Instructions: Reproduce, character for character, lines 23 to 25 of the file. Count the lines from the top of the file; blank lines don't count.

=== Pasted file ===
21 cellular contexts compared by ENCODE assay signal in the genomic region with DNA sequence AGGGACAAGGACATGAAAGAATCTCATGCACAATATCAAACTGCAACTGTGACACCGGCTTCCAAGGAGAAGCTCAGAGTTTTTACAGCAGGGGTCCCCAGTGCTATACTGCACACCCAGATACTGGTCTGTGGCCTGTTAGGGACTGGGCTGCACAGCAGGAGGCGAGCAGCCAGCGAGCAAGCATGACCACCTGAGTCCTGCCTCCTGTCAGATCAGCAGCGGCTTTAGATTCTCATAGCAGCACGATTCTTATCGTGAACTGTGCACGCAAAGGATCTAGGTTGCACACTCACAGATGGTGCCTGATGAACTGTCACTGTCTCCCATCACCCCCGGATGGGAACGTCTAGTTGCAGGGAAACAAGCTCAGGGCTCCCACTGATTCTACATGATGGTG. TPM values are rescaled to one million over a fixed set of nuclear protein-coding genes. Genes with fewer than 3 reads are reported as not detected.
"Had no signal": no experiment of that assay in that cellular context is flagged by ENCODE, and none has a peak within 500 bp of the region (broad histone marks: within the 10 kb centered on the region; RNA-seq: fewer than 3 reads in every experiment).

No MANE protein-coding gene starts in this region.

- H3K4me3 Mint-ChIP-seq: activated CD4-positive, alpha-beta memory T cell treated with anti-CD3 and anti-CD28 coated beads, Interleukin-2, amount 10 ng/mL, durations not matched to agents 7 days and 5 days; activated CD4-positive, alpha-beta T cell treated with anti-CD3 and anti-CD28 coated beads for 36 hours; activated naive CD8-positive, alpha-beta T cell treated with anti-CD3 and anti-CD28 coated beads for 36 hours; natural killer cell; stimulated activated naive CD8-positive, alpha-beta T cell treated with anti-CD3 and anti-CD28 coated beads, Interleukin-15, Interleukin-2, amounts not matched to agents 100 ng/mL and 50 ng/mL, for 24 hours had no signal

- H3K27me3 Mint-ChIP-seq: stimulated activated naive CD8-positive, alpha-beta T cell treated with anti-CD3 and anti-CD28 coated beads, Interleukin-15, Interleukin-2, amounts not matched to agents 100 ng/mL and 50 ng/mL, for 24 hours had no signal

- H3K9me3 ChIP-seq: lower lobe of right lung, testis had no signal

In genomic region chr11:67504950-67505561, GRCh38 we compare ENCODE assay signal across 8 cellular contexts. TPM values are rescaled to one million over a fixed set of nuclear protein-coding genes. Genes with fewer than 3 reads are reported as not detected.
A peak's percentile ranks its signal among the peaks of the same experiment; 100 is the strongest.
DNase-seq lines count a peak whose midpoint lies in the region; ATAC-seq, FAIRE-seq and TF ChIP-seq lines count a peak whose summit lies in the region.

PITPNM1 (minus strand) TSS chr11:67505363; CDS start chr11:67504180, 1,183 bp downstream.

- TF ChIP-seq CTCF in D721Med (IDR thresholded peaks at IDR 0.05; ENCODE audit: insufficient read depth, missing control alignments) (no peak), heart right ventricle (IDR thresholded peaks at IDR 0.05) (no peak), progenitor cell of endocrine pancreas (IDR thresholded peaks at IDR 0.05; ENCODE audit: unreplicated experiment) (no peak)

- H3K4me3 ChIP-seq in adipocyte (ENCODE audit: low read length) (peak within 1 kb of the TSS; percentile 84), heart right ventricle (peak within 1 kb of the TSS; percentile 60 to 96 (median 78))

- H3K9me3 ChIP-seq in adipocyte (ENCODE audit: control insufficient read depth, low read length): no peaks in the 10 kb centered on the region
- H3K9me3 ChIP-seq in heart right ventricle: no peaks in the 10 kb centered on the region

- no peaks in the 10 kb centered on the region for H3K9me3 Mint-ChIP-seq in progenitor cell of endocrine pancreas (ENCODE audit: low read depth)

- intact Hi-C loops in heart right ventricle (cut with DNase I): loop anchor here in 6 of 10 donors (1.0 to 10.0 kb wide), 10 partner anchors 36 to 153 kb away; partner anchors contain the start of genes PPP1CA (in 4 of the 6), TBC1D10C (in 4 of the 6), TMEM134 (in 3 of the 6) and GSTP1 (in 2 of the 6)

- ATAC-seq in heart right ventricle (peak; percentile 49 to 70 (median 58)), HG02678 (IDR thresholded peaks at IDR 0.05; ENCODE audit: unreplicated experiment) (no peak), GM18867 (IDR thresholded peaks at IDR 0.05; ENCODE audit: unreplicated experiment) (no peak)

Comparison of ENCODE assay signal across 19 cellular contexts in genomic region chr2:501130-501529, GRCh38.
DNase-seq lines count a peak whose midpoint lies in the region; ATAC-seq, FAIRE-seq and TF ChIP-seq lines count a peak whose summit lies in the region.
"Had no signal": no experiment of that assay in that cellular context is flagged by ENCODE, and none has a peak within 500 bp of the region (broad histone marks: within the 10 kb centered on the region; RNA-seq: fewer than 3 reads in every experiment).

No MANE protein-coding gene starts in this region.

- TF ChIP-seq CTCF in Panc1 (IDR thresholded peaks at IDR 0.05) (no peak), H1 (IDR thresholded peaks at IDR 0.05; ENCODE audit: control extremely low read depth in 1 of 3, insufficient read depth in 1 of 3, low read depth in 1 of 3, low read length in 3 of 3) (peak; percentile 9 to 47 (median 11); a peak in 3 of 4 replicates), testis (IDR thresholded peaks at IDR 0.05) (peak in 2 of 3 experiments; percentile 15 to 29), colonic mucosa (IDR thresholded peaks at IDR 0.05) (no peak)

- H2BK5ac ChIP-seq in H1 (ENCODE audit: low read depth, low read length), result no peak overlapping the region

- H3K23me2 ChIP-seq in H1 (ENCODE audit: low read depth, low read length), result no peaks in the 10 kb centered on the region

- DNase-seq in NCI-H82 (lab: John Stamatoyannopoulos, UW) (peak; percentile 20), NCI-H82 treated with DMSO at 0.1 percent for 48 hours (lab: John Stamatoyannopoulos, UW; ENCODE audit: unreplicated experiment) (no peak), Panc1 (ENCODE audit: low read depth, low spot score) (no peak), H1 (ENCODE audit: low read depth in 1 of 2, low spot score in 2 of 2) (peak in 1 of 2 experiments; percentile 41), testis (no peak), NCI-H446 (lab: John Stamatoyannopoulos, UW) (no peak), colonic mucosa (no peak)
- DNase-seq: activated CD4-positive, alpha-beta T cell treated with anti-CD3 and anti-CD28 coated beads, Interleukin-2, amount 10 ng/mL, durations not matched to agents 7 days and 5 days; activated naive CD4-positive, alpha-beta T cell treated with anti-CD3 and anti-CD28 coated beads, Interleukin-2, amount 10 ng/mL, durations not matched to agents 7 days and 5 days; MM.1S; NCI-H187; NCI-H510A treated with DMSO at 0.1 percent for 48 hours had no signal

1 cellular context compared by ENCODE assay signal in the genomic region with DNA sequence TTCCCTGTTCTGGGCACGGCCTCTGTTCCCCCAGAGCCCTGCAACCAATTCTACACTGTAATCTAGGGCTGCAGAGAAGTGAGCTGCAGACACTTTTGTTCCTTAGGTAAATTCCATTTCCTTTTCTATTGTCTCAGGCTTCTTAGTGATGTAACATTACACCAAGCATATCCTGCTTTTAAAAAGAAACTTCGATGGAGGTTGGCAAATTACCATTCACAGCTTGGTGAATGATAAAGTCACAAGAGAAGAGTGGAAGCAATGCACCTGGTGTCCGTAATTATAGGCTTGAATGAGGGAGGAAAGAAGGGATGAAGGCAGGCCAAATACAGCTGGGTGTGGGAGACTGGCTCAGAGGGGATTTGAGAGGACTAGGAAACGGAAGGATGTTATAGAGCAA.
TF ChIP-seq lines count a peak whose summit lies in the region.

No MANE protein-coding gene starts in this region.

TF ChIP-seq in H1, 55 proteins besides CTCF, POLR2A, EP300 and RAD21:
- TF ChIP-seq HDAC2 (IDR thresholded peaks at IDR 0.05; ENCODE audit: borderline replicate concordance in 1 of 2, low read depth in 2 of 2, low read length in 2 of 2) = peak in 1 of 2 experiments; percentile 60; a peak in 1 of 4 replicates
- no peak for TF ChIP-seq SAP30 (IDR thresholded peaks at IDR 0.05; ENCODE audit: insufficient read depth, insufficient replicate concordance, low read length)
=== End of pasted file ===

- H2BK5ac ChIP-seq in H1 (ENCODE audit: low read depth, low read length), result no peak overlapping the region

- H3K23me2 ChIP-seq in H1 (ENCODE audit: low read depth, low read length), result no peaks in the 10 kb centered on the region

- DNase-seq in NCI-H82 (lab: John Stamatoyannopoulos, UW) (peak; percentile 20), NCI-H82 treated with DMSO at 0.1 percent for 48 hours (lab: John Stamatoyannopoulos, UW; ENCODE audit: unreplicated experiment) (no peak), Panc1 (ENCODE audit: low read depth, low spot score) (no peak), H1 (ENCODE audit: low read depth in 1 of 2, low spot score in 2 of 2) (peak in 1 of 2 experiments; percentile 41), testis (no peak), NCI-H446 (lab: John Stamatoyannopoulos, UW) (no peak), colonic mucosa (no peak)